Marisela Treviño Orta

Production Team

Director: Erica Vannon Scenic Design: Lindsey LaRissa Kuhn Costume Design: Zamora Simmons Lighting Design: Courtney Gaston Sound Design: Wade Hampton


Theatre B


Spring 2018

Budget for this Design Area


Comments by the Designer

Shoe is a new work written by University of Iowa playwright Marisela Treviño Orta which premiered at the Iowa New Play Festival in 2018. The power of Shoe lies in the authenticity of its story in 21st Century America, in a time where the Baby Boomer Generation is aging and their now adult children are tasked with finding suitable care for their vulnerable parents. In Shoe, this dynamic becomes toxic, following an adult woman from a Latinx family who is trapped in a small trailer with her two adult siblings, her younger sister, and her mother, Renata, who is in failing health. Renata’s toxic domination of her adult children’s lives as the matriarch of the family eventually drives Marta to make a choice to leave despite her feelings of familial obligation.

Scenically, my design focused on creating a full snapshot of a double-wide mobile home on stage. Crucial to the overall design of the production was creating a sense of enclosure for Marta, as she struggles with agoraphobia which leaves her afraid to leave her family home. In order to emphasize the tension between Marta’s desire to break free and her fear of the outside world, I placed the front door to the trailer downstage center, utilizing the existing architecture of the theatre to support the sense of being in a raised mobile home. This allowed the moments where Marta peers into the outside world to be shared intimately with the audience rather than having the actor facing upstage, a configuration found in a more traditional ground plan. The character of the home itself was critical in the storytelling of this production. The muted beige and brown color palette spoke to both the socioeconomic status of the home, but also the deterioration of both the family and their living situation. Using real-world materials, like carpet and laminate flooring to create visceral sounds as well as color palettes and textures common to mobile homes built in the 70’s and 80’s, I was able to capture the feeling of a house seems to be stagnant and stifling.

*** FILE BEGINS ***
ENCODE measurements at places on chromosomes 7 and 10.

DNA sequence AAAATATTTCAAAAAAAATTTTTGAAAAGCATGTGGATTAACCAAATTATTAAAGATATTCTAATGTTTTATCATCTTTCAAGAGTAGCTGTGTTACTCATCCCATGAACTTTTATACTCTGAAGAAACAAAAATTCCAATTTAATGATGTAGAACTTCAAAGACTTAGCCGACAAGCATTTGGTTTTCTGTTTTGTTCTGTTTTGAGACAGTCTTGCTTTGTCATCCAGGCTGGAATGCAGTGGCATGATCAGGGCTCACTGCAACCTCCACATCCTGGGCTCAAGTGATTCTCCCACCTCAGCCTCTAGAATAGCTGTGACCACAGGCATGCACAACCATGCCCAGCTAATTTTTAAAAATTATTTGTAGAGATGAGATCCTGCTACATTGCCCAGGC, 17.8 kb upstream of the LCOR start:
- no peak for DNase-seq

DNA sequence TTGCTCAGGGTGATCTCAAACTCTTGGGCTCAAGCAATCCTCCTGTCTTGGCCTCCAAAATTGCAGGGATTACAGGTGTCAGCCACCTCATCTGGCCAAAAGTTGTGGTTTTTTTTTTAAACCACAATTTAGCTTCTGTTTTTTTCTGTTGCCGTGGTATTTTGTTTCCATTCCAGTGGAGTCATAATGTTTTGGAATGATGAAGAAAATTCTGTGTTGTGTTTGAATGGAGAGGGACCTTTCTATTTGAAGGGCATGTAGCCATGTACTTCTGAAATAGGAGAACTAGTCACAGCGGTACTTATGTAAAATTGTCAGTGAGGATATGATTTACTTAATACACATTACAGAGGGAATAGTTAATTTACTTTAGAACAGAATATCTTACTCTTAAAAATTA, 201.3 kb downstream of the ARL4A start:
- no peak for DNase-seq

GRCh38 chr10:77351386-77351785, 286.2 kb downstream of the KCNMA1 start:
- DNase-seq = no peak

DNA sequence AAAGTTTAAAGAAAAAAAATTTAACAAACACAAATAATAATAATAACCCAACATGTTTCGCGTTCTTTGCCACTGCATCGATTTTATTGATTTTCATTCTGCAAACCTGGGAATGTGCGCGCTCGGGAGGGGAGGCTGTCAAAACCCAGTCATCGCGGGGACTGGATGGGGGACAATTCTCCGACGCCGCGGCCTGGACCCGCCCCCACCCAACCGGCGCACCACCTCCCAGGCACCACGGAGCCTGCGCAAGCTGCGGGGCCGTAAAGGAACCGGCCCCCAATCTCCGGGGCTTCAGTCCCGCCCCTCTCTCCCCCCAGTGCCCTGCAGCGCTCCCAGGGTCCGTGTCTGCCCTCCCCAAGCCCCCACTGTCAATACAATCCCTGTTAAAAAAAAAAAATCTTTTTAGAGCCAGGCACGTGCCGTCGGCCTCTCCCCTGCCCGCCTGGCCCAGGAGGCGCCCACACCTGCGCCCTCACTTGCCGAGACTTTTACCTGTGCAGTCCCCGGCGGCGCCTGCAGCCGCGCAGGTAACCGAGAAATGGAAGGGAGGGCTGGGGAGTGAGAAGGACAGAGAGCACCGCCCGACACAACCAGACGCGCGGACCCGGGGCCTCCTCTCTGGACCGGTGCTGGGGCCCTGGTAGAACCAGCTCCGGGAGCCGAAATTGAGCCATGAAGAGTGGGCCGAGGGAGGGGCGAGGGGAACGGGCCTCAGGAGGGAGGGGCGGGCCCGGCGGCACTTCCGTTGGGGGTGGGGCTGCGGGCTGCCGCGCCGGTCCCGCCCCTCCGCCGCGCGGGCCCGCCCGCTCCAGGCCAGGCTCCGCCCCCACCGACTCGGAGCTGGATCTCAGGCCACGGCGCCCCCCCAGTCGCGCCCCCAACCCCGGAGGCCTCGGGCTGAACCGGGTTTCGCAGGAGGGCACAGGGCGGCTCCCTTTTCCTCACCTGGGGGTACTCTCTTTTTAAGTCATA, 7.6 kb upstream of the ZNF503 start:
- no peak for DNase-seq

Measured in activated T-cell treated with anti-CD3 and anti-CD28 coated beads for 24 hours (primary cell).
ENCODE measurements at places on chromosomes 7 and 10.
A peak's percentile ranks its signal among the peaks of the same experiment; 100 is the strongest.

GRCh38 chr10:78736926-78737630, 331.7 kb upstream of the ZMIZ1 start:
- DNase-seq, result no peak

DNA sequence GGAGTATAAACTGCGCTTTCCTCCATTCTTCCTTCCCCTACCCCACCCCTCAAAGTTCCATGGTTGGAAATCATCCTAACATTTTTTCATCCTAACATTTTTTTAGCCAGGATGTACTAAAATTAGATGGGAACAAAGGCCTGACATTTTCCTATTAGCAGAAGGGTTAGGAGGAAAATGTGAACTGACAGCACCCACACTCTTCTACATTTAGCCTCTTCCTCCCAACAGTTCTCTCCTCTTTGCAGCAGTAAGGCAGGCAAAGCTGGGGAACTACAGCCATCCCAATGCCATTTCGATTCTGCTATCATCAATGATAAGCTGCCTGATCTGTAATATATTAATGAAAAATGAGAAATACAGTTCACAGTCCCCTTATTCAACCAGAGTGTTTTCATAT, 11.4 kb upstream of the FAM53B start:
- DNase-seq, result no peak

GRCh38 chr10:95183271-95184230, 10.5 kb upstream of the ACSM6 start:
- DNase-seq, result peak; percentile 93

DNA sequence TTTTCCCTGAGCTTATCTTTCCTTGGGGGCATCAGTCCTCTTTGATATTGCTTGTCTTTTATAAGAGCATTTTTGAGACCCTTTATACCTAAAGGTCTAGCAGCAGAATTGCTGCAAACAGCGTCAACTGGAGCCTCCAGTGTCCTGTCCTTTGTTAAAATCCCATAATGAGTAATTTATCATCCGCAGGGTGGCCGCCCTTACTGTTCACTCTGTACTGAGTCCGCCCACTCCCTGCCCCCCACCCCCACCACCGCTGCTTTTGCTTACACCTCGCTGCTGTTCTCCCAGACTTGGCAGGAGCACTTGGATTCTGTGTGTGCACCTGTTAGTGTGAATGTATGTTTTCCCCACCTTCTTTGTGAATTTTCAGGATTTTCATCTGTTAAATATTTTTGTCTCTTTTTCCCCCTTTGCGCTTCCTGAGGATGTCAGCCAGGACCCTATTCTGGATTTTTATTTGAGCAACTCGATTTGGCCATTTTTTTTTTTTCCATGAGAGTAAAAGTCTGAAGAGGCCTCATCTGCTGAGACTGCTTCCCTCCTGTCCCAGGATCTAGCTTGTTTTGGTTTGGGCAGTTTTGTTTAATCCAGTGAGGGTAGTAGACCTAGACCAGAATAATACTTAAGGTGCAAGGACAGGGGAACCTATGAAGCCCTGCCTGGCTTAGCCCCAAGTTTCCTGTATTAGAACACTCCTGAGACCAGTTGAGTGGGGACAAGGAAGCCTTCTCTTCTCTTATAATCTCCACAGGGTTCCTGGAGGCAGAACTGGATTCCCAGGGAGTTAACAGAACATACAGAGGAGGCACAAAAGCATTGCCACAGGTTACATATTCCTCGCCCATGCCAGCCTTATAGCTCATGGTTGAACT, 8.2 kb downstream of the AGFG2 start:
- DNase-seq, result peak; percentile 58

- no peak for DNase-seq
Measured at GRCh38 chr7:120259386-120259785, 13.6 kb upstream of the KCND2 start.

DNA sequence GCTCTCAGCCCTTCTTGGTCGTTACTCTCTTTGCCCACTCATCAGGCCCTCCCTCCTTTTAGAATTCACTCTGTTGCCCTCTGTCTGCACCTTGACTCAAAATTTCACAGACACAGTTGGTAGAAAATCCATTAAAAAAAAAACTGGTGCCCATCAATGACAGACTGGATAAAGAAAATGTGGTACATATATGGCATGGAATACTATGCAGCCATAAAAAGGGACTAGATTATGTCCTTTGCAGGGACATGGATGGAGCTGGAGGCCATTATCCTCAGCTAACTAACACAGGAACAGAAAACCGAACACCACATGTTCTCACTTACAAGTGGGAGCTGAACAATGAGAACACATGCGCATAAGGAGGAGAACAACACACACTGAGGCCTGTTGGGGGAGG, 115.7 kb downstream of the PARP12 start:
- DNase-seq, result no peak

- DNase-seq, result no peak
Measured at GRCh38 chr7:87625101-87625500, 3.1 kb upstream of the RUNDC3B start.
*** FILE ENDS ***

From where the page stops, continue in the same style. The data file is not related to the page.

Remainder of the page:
Designing Shoe was an exercise in thoughtful world-building through the use of texture and details. In creating a realistic pseudo-box set on a low budget ($150.00) my design relied on my immediate resources to populate all of the walls, cupboards, and surfaces with meaningful set dressing and detailed props. An additional challenge of Shoe was the amount of consumable goods written into the script to convey the importance of these meals to a Latinx family. These details are critical when portraying realism to an audience expecting authenticity.

Student Type



Copyright 2018 Lindsey LaRissa Kuhn